The U.S. Air Force Next Generation Adaptive Propulsion (NGAP) program for the service’s Next Generation Air Dominance (NGAD) fighter received $220 million–a nearly $153 million increase over the budget request–in the fiscal 2023 omnibus appropriations law.
Five companies–General Electric [GE], Raytheon Technologies‘ Pratt & Whitney [RTX], Boeing [BA], Lockheed Martin [LMT], and Northrop Grumman [NOC]–received contracts under an umbrella, $975 million effort for the prototype phase of NGAP (Defense Daily, Aug. 19, 2022).
In addition to NGAP, the omnibus funded the Air Force’s Adaptive Engine Transition Program (AETP) at the budget requested amount of $286 miillion. As part of AETP, GE is proposing its XA100 Tri-Variant Adaptive (TVA) engine to accomodate the envisioned Block 4 weapons and other upgrades for the Lockheed Martin [LMT] F-35 fighter.
Pratt & Whitney, the builder of the F-35’s current F135 engine, is pitching its Engine Core Upgrade (ECU) for future F-35 blocks.
The fiscal 2023 omnibus adds $75 million for ECU.
“Pratt & Whitney has reduced the cost of the F135 engine by 50 percent since production began, and the engine has performed at twice its original specifications for years,” Rep. Rosa DeLauro (D-Conn.), who will likely become the ranking member of the House Appropriations Committee in the new Congress, said in a Dec. 23 Pratt & Whitney statement. “An upgrade is overdue.”
“We’re going to give the F-35 the capabilities it needs for billions less than a new engine,” she said in the statement. “That’s a win for the warfighter and the taxpayer.”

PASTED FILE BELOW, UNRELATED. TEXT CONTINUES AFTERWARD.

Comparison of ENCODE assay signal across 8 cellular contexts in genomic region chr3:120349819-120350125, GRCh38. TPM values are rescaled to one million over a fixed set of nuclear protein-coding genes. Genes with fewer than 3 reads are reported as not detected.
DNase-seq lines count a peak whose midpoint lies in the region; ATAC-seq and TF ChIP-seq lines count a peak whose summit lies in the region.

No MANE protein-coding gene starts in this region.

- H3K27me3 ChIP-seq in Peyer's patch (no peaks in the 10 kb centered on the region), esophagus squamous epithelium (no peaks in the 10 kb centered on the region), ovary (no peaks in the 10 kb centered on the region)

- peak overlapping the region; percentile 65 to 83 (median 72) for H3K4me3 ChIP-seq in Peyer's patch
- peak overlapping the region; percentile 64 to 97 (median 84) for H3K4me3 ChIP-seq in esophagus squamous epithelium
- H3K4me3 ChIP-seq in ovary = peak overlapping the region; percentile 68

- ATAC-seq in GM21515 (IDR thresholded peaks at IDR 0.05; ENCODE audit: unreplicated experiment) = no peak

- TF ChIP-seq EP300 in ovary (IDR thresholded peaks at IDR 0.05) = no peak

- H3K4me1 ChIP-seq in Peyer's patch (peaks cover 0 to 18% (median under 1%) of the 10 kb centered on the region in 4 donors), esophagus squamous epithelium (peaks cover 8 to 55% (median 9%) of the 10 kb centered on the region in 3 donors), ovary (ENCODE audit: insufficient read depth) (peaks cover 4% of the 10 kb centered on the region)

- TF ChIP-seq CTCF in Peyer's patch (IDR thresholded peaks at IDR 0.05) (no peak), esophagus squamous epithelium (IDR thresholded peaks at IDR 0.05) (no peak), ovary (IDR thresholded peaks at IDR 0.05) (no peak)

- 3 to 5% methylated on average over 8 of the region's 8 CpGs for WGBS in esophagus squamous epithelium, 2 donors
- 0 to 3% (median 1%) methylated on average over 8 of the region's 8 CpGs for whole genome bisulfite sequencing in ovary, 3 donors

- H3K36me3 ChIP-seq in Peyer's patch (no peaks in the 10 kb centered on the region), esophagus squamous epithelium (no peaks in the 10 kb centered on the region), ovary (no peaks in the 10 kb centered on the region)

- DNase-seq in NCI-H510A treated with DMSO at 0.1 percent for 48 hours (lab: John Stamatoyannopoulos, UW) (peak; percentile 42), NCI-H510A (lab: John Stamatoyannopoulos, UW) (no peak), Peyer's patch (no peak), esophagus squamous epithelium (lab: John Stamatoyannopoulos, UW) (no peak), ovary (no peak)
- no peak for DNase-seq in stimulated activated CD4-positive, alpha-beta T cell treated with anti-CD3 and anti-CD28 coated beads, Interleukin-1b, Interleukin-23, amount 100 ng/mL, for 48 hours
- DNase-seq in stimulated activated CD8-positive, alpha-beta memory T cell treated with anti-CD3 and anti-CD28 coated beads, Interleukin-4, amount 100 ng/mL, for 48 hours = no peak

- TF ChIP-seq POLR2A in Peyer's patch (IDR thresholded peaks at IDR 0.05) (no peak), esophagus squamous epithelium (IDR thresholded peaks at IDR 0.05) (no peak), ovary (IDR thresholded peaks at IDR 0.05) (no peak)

DoD’s upcoming fiscal 2024 budget may lay out the future engine path for the F-35–whether that be the Pratt & Whitney proposed F135 ECU or a new power plant, such as the GE TVA engine (Defense Daily, Oct. 11, 2022).
Pratt & Whitney has said that it will be able to outfit 24 F-35 squadrons with ECU by 2030–seven squadrons in 2029 and 17 in 2030.
Last October, 48 representatives urged DoD to invest in next generation, adaptive propulsion for fighters in a letter co-sponsored by Sens. Rob Portman (R-Ohio) and Sherrod Brown (D-Ohio) and Rep. Brad Wenstrup (R-Ohio).
In all, 13 of 16 Ohio representatives signed the letter.
General Electric’s GE Aviation subsidiary has its headquarters in Evendale, Ohio outside of Cincinnati.
GE has said that it began working with the F-35 JPO in the fall of 2021 on evaluating whether GE could alter the proposed XA100 for the U.S. Air Force’s AETP to fit on the U.S. Marine Corps F-35B.
Since 2016, the Air Force has funded the AETP.
The F-35 program has said that while the XA100 TVA is based on the F-35A’s F135 engine the TVA would require an independent development program.